Wicked comes to Tampa

Wicked street art outside the Straz Theater provides additional ambiance.

MATHIS THOERRISEN/STAFF

Wicked street art outside the Straz Theater provides additional ambiance.

Mathis Thoerrisen, Editor-in-Chief

  Feb. 1 through Feb. 26 the residents of Tampa had the pleasure of witnessing the Broadway on Tour pro­duction of Wicked at the Straz Center for Perform­ing Art.

  As one of Broadway’s more popular shows, Wick­ed has been playing for over 13 years with tremen­dous success. The musi­cal is written by Stephen Schwartz and is based on the 1995 Gregory Magu­ire novel Wicked: The Life and Times of the Wicked Witch of the West. The sto­ry is an alternative telling of The Wizard of Oz where they audience gets some in­sight as to why Elphaba (the wicked witch of the west) did what she did. The mu­sical starts off with Glin­da, played by Amanda Jane Cooper, telling the story of Elphaba’s childhood. The musical then takes a leap back in time, and we follow Elphaba, played by Jessi­ca Vosk, and Glinda as they go to the Shiz University to­gether in Oz.

  Glinda was the popular girl at school, and Elphaba the green “freak” that ev­eryone teased. However, El­phaba was especially talent­ed when it came to sorcery, and gets sent to the Wizard (Fred Applegate) himself by Madame Morrible (Isabel Keating) to train with him. Elphaba insists on taking Glinda and they meet the Wizard together. When El­phaba realizes that the Wiz­ard is a fraud, and just wants to use her for her talents, she embraces her magical powers and flies away in the spectacular musical number Defying Gravity that con­cludes the first act.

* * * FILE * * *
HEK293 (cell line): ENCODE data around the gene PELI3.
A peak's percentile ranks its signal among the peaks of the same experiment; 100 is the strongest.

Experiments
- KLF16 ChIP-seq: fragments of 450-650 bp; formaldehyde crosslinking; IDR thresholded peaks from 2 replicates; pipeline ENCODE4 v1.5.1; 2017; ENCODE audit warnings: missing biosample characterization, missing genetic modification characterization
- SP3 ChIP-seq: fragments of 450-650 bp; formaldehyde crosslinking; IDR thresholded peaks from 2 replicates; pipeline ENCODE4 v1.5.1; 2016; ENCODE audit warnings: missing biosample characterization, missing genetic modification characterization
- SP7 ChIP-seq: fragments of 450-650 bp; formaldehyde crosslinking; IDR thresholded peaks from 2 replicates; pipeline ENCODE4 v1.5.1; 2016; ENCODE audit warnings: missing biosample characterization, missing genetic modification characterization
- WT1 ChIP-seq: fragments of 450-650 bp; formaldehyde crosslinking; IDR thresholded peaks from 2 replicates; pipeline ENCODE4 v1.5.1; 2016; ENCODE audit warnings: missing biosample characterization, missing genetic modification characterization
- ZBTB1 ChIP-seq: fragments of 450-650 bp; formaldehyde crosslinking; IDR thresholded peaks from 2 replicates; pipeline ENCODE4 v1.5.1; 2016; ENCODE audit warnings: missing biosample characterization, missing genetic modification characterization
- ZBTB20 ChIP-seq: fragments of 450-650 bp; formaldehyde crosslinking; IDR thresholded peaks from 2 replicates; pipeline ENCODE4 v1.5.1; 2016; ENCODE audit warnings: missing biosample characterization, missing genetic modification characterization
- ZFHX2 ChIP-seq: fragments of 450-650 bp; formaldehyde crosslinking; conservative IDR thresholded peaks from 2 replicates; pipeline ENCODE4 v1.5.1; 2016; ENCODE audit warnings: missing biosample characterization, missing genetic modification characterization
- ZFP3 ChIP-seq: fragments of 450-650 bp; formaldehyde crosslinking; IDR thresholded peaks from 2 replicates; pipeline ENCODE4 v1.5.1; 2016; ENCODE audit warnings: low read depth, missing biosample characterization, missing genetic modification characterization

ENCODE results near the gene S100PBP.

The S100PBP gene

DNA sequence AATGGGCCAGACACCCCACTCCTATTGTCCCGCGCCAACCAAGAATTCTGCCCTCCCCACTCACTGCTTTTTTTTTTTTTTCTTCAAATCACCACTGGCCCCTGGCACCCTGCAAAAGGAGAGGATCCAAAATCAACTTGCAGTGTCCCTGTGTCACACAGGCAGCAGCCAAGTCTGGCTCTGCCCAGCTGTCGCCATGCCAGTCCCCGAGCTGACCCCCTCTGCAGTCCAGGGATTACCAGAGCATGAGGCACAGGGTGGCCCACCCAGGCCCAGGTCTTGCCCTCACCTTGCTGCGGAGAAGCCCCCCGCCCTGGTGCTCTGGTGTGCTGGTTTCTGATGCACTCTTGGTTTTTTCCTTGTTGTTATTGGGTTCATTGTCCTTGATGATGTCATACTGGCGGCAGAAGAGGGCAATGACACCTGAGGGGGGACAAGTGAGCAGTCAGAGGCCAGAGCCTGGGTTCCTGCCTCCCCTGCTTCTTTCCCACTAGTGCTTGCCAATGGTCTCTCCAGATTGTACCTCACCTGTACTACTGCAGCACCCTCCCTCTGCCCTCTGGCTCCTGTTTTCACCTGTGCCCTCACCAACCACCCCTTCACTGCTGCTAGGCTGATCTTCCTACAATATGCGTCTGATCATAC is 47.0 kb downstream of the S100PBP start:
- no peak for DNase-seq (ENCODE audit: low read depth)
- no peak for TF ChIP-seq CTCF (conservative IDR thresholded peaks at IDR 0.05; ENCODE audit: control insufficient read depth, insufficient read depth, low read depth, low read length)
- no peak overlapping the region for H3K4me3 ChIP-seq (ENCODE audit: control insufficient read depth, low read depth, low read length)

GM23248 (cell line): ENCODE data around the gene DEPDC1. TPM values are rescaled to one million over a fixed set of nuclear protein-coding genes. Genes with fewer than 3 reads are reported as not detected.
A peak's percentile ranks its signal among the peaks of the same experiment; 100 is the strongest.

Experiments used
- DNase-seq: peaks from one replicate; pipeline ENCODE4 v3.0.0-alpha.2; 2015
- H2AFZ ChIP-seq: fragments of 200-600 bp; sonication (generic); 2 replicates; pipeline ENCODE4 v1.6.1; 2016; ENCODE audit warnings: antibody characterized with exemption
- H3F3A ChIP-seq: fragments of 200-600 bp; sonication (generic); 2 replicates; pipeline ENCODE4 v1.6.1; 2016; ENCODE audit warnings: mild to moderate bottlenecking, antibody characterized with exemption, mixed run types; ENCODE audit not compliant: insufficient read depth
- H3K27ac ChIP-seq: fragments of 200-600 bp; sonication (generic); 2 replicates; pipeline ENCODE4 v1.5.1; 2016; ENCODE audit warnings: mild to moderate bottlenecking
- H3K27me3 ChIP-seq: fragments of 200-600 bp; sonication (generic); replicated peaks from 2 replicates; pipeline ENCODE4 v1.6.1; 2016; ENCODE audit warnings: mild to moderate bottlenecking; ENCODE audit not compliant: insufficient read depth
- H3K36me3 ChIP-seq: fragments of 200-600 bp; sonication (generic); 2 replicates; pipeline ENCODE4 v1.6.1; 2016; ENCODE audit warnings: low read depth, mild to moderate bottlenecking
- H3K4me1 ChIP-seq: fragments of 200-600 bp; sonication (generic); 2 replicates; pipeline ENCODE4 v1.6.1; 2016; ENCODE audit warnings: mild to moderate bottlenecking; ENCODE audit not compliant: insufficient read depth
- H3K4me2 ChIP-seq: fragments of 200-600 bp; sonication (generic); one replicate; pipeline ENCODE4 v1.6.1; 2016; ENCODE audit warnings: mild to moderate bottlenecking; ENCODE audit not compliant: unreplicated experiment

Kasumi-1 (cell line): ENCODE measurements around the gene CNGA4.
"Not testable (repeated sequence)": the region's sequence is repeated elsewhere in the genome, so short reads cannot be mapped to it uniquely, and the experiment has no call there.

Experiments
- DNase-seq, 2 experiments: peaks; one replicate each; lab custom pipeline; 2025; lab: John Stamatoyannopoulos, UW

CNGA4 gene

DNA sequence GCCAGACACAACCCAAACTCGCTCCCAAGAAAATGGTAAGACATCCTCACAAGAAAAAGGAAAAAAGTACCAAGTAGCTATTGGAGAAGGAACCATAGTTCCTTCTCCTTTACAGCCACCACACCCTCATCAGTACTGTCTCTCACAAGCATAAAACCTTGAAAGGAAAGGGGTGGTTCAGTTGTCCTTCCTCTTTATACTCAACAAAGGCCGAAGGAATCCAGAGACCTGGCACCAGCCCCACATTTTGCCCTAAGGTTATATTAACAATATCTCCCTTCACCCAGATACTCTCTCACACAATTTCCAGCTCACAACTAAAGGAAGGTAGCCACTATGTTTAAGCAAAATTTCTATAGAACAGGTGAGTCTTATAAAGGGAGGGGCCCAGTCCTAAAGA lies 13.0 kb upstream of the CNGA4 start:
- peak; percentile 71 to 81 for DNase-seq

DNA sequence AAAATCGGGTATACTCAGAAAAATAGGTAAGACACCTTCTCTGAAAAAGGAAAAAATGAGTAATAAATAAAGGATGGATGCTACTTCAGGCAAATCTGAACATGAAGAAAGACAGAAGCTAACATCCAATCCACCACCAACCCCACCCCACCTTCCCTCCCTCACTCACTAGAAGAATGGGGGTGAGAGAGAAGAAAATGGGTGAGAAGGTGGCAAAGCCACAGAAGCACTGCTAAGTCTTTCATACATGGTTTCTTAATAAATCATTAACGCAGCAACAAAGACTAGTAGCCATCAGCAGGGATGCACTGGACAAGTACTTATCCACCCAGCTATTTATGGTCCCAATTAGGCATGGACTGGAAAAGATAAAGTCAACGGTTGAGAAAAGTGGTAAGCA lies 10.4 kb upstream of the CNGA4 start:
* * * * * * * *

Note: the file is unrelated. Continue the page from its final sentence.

As the second act starts, Elphaba has disappeared and the tale of her disap­pearance has been some­what modified by the Wiz­ard, Madame Morrible, and Glinda. Elphaba is por­trayed as the “bad guy” on the run, and a witch hunt is formed to catch her. Glin­da and her fiancée lead the hunt and Glinda becomes the most popular witch in Oz, and is now known as the good witch. At this point, the story ties togeth­er with the original Wiz­ard of Oz story, and, af­ter Elphaba dies, the musi­cal jumps back to the first scene, where Glinda is tell­ing the story.

  The Broadway tour cast delivers a spectacular per­formance with not a sin­gle tone missed. Jessica Vosk’s interpretation of El­phaba, especially the num­ber Defying Gravity enlist­ed standing ovations of the audience that never seemed to end.

  After the applause, the cast, led by Vosk and Coo­per, took some time to ap­peal to the audience, asking for support for their chari­ty Broadway Cares, which is one of the nation’s lead­ing industry-based HIV and AIDS fundraising and grant-making organizations.

  Tickets for the Broadway on Tour shows can be very expensive, but there is still hope if you are on a bud­get. Two hours before every show, the theater hosts a lot­tery where 20 lucky winners get to buy orchestra seats for $25 each.

  One of the lucky few, Savannah Rogers, says she thinks it is a great way for people that usually cannot afford tickets to still see the show. Rogers actually won tickets for two separate per­fomances on two different dates.